To apply or not... is that even a question??
It’s March... And the sun finally came out today (after a week of rain)! I was on a run the other day and I realized that I, and all those who arrived in Madrid to begin work in October, have been working as an auxiliar (English Language Assistant) for over 5 months now. It is truly amazing to think back on where we began and where we are now. One year ago I had yet to even apply for the CIEE Teach Abroad Program and now here I am. And I can only imagine where I will be in a few months time...
In mid-September I arrived in Madrid for CIEE’s Orientation. I was thrown into a week of information to help prepare us all for what would follow. There was information about banking, phone services, TIE appointments, housing, classroom lesson-planning and more... It seemed almost like a blur as we rushed from one thing to the next, getting ready to settle into life in Madrid. I remember getting my SIM card for my phone on day 1, deciding that communication was one of my top priorities at that moment. Later, we were given information about banking and various banks that would be easiest to work with. Another young woman and I in the program got up early one morning - before the day’s first session began - to be at the Banco Sabadell, closest to the hotel, as soon as they opened so that we could get our bank accounts set up right away and make it back to the hotel for when the session started. Everyone began the frantic search for housing, each in their own ways... some people had better (and faster) luck than others and those “others” found different methods of coping - whether staying with friends, booking an “air b’n’b” or a hostel, or widening their view of what the “perfect” place might actually look like or even considering options like being “au pairs” and living with a Spanish family.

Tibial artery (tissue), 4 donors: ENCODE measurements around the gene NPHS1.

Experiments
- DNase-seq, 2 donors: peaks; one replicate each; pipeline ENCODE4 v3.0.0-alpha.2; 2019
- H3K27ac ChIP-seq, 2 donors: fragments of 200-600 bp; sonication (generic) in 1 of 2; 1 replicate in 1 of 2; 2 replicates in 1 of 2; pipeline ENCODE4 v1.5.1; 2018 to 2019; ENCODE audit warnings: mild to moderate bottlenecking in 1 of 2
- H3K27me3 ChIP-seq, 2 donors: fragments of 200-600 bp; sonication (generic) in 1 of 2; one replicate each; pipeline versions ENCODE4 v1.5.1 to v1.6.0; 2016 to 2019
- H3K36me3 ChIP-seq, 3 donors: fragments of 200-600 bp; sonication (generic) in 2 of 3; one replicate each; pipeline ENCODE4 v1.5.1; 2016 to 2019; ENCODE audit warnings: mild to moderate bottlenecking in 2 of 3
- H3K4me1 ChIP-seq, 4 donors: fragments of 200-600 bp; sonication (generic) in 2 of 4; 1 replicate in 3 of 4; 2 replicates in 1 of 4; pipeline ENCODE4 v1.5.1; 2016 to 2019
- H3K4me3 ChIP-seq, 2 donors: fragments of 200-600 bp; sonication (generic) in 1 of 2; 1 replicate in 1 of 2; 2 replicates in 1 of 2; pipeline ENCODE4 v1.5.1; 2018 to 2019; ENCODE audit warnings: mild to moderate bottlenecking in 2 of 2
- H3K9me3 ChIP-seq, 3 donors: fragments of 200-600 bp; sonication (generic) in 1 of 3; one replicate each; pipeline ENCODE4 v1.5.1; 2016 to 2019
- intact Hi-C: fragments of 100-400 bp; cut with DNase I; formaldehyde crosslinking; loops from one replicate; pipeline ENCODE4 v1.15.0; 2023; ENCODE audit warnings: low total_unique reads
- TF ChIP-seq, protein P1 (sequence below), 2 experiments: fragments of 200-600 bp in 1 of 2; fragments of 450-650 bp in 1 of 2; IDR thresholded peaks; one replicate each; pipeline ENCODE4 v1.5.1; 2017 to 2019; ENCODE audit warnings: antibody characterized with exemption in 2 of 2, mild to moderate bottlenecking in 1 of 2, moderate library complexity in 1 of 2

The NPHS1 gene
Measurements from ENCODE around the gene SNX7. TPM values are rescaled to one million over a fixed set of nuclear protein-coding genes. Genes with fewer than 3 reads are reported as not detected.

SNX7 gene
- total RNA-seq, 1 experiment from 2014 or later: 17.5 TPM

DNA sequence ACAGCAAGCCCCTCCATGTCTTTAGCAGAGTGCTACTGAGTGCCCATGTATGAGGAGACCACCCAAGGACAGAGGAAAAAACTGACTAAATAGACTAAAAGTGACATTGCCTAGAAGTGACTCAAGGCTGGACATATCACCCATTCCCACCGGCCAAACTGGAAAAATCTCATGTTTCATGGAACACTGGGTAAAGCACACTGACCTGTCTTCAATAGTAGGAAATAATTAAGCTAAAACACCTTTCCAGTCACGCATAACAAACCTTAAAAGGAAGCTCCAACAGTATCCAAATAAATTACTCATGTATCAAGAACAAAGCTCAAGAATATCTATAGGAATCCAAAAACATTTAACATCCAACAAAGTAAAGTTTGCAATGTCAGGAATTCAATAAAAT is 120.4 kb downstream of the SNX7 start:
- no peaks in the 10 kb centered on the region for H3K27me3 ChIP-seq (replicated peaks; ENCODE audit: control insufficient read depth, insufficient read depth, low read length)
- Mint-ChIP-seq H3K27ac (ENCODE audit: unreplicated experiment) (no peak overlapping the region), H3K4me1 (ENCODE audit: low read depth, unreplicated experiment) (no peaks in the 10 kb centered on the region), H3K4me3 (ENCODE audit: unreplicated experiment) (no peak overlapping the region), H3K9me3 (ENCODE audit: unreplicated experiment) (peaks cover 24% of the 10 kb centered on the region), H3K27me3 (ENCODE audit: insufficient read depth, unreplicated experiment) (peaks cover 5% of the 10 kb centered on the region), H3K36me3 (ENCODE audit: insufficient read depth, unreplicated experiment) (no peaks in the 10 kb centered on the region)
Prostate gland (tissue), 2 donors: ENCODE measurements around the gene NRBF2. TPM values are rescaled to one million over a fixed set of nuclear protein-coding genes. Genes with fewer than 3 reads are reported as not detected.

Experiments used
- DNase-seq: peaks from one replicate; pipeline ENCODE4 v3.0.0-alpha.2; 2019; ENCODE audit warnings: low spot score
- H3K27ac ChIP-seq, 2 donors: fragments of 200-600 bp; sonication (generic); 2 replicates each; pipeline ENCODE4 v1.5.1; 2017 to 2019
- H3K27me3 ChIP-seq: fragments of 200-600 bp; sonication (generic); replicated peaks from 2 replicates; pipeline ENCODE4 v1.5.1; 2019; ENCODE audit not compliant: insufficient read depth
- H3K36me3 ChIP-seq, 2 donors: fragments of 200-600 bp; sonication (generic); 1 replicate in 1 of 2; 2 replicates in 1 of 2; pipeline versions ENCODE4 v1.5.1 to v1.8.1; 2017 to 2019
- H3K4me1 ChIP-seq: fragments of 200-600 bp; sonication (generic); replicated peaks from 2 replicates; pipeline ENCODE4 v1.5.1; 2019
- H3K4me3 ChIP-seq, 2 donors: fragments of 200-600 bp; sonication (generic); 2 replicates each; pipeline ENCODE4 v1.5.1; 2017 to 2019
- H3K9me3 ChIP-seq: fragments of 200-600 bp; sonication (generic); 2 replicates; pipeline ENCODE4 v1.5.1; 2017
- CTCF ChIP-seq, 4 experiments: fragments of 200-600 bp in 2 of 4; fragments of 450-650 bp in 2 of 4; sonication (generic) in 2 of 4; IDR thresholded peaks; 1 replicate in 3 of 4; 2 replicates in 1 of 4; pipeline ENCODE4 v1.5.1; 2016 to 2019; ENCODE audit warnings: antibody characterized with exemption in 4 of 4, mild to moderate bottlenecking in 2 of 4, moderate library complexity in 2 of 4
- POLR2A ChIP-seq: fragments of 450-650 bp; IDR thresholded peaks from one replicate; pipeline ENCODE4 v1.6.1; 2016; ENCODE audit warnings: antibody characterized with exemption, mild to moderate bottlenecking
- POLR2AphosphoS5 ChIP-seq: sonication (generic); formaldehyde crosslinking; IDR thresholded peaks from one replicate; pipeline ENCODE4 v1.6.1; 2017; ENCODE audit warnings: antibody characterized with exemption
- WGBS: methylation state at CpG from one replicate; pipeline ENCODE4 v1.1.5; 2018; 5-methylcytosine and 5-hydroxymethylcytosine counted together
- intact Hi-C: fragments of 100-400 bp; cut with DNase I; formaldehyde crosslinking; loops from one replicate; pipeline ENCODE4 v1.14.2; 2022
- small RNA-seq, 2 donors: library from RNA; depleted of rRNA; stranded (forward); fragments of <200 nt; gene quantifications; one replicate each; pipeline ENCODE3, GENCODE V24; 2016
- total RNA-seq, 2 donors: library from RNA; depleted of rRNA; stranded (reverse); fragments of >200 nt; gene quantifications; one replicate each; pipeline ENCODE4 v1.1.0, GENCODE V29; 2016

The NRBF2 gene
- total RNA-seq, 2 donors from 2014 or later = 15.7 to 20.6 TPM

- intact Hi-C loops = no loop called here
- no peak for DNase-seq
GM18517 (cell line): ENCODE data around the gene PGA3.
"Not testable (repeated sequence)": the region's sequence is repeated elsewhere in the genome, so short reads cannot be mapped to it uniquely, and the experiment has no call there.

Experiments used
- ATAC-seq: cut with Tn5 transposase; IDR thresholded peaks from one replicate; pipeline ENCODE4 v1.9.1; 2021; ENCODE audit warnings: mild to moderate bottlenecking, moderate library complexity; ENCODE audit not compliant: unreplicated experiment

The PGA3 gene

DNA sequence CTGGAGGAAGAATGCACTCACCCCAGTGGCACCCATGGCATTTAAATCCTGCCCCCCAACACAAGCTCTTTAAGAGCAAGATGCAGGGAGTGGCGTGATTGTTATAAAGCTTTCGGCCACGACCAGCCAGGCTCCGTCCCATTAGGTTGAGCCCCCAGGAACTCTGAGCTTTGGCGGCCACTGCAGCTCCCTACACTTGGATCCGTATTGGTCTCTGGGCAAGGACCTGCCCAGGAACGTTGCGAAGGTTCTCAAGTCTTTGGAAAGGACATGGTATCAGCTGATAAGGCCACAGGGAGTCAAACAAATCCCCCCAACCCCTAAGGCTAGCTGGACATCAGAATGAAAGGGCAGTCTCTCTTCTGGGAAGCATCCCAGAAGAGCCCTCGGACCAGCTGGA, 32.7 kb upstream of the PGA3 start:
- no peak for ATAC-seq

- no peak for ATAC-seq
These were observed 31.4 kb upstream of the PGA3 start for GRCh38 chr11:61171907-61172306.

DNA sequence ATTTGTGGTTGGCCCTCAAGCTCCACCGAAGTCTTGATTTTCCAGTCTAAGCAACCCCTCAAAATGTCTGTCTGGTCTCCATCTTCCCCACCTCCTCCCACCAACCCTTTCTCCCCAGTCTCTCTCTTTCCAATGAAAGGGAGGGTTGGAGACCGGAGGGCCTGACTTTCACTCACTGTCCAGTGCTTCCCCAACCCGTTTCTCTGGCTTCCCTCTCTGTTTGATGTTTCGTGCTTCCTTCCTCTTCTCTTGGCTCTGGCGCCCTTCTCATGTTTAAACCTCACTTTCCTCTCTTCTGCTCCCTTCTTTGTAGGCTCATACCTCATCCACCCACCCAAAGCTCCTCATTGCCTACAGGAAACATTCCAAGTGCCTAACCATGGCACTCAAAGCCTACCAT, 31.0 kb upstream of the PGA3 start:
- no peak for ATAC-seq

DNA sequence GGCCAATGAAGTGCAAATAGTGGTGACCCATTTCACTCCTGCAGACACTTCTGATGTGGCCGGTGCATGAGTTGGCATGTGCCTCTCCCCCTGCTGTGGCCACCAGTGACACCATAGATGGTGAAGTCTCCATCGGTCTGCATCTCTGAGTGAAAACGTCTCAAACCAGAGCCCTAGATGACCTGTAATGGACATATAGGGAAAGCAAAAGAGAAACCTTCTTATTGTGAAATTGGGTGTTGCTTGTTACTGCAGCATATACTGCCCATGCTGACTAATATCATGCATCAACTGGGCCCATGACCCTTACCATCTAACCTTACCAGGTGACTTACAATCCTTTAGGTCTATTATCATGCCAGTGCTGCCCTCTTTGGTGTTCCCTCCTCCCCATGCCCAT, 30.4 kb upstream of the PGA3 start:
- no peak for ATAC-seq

The whirlwind of the first two weeks in Madrid is something that now makes me smile. I won’t lie, it was a little crazy and even, at times, a bit overwhelming. But, looking back, from where I am today, I’m glad I stuck with it! I have spoken to many different language assistants over the year. Some have, like me, had awesome luck with housing and have remained at their original location; other individuals have switched living situations (some have even switched multiple times).
I have made wonderful friends with the auxiliars and teachers at my school. I have even begun looking at Master's programs with a growing interest in bilingual education. I love the family that I live with and I appreciate the honest day-to-day immersion into the Spanish lifestyle and culture. I have travelled a bit (and still have more to see) and continue to learn a lot.
And so, as the time to apply (or re-apply) rapidly approaches, I will only say this: to spend one year (or more) teaching abroad will teach you a great deal about yourself. You may find courage you didn’t know that you had, or you may find yourself forced to face things you would have shied away from in your home country, you may find a passion for teaching or traveling or for a country and a culture that you would never have expected.
Whatever you find, it could change everything... if you are willing to try!